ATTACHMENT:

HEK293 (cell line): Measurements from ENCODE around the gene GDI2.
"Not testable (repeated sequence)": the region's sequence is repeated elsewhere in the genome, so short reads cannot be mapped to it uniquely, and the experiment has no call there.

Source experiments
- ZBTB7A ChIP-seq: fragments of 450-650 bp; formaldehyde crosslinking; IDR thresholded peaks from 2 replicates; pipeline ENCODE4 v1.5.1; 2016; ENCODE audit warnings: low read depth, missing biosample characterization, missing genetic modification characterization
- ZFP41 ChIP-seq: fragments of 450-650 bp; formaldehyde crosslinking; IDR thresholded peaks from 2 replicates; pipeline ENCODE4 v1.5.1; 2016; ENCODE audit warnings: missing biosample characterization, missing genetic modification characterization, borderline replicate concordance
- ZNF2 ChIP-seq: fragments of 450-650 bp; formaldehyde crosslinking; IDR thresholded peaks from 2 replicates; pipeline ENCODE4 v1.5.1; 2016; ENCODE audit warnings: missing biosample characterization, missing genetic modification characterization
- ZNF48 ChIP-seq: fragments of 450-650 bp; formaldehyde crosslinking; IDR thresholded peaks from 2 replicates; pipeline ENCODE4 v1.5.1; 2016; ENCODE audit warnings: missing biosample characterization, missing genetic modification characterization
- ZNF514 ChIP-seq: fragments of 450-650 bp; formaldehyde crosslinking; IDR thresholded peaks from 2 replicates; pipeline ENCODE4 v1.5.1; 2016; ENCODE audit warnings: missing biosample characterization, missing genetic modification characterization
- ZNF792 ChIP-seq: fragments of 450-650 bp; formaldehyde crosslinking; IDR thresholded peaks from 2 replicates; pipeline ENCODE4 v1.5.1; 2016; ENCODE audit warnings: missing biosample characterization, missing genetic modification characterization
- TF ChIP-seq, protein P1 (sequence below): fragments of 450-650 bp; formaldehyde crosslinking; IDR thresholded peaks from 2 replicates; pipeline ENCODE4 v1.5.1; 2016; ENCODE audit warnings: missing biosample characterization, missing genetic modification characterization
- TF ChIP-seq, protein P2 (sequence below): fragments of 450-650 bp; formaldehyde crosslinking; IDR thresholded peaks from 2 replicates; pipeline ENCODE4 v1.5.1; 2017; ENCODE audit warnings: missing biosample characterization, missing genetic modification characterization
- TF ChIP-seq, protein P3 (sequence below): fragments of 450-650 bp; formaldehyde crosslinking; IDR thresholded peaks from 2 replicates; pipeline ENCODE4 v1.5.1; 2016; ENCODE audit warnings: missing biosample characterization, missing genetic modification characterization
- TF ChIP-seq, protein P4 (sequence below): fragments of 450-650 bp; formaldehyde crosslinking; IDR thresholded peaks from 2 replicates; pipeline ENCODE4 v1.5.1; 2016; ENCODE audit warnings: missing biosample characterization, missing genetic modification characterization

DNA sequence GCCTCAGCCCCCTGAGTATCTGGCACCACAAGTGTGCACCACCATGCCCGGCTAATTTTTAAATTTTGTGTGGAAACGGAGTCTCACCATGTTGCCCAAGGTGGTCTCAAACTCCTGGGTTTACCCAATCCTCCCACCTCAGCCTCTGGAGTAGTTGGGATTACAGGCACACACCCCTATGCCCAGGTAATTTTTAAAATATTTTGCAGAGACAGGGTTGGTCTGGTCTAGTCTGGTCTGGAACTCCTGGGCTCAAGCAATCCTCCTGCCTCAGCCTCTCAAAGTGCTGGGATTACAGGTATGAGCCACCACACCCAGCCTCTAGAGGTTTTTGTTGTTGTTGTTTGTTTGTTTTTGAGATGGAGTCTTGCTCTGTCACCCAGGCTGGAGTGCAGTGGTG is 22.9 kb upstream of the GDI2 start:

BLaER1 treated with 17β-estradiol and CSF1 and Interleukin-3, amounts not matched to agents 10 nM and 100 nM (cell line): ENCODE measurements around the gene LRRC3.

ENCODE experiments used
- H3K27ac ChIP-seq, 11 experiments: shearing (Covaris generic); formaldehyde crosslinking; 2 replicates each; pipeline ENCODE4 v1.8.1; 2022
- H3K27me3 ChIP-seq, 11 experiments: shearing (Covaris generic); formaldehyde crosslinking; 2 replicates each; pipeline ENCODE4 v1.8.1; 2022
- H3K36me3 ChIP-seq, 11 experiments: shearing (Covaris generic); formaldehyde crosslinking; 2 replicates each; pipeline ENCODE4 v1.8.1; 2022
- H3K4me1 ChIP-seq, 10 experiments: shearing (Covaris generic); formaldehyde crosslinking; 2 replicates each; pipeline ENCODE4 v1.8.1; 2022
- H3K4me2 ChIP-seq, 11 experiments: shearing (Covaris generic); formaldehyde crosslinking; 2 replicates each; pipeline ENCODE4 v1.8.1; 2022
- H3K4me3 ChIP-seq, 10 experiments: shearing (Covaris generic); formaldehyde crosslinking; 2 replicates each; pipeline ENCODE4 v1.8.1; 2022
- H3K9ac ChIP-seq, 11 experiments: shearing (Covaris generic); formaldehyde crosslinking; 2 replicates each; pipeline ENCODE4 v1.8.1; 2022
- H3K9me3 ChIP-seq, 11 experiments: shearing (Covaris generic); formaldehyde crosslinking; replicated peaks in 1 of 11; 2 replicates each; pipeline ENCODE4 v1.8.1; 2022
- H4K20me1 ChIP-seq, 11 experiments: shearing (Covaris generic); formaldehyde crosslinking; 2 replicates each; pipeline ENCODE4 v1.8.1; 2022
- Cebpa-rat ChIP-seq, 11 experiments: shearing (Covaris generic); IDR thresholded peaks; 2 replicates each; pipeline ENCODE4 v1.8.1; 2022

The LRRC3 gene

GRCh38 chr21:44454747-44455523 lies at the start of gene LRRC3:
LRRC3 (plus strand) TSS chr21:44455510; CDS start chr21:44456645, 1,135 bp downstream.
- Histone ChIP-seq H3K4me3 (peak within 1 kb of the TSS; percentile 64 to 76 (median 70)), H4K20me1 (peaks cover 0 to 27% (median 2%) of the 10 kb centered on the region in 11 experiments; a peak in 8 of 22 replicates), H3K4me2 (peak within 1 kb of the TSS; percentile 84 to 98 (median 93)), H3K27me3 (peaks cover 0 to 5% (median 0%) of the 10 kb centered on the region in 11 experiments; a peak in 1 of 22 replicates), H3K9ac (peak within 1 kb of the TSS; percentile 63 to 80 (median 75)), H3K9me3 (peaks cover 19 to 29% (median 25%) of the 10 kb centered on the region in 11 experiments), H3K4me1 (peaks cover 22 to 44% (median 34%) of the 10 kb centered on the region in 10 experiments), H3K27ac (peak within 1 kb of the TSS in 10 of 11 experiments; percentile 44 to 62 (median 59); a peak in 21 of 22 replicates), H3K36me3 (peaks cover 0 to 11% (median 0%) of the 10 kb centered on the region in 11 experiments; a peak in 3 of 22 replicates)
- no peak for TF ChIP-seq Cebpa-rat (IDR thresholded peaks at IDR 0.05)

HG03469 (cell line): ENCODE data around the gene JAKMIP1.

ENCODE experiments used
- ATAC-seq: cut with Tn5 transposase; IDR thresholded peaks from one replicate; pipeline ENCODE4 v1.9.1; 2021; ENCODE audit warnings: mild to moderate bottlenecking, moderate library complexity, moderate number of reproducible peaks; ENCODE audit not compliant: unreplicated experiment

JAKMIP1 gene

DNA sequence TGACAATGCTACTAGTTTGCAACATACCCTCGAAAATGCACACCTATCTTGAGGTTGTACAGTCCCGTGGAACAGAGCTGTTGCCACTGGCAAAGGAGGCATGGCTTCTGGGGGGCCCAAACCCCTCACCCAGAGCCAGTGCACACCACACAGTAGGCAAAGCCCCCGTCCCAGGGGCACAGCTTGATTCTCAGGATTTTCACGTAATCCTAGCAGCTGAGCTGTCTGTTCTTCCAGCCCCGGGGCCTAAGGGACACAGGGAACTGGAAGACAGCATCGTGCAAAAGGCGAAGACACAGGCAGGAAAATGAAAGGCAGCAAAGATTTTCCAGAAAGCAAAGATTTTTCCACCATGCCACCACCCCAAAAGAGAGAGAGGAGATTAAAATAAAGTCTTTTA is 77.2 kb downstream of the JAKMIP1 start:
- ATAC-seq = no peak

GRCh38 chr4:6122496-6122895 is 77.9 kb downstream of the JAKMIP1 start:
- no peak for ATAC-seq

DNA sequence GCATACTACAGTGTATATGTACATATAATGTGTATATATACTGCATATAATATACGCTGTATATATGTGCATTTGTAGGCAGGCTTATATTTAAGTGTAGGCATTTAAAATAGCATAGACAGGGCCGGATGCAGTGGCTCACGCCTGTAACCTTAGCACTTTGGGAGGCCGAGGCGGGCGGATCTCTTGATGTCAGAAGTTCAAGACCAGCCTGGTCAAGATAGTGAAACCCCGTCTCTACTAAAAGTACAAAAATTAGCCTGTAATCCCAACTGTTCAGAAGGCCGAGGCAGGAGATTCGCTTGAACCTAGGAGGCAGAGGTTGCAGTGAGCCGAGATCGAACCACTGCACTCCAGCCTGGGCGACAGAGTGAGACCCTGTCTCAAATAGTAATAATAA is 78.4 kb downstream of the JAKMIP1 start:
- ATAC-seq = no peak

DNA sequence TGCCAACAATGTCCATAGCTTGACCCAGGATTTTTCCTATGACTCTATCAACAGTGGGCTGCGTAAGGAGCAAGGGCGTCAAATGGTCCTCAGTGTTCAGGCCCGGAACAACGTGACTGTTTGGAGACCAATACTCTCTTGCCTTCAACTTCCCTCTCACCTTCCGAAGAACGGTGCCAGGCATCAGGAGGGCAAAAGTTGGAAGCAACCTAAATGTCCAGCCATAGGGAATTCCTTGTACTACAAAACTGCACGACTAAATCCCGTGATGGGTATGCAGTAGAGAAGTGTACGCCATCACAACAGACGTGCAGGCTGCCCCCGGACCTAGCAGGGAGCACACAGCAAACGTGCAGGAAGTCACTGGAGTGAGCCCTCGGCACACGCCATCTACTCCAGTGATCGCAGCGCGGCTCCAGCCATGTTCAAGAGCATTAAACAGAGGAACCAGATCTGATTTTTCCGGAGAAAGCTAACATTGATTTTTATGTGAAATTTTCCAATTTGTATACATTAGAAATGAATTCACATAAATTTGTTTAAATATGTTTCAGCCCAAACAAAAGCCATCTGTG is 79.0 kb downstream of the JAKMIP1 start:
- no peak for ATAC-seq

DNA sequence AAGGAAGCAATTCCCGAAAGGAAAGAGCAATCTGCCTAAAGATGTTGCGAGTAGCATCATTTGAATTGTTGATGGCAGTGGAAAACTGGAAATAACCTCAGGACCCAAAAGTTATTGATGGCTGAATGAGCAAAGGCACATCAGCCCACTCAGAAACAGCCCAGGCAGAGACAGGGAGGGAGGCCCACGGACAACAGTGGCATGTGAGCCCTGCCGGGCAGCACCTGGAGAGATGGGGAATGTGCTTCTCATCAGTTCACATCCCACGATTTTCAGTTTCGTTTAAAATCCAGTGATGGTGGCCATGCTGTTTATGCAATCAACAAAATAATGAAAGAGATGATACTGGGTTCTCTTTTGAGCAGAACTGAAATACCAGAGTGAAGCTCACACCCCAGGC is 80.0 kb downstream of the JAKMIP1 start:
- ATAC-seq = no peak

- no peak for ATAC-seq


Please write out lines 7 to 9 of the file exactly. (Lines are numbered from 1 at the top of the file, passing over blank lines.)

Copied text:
- ZNF48 ChIP-seq: fragments of 450-650 bp; formaldehyde crosslinking; IDR thresholded peaks from 2 replicates; pipeline ENCODE4 v1.5.1; 2016; ENCODE audit warnings: missing biosample characterization, missing genetic modification characterization
- ZNF514 ChIP-seq: fragments of 450-650 bp; formaldehyde crosslinking; IDR thresholded peaks from 2 replicates; pipeline ENCODE4 v1.5.1; 2016; ENCODE audit warnings: missing biosample characterization, missing genetic modification characterization
- ZNF792 ChIP-seq: fragments of 450-650 bp; formaldehyde crosslinking; IDR thresholded peaks from 2 replicates; pipeline ENCODE4 v1.5.1; 2016; ENCODE audit warnings: missing biosample characterization, missing genetic modification characterization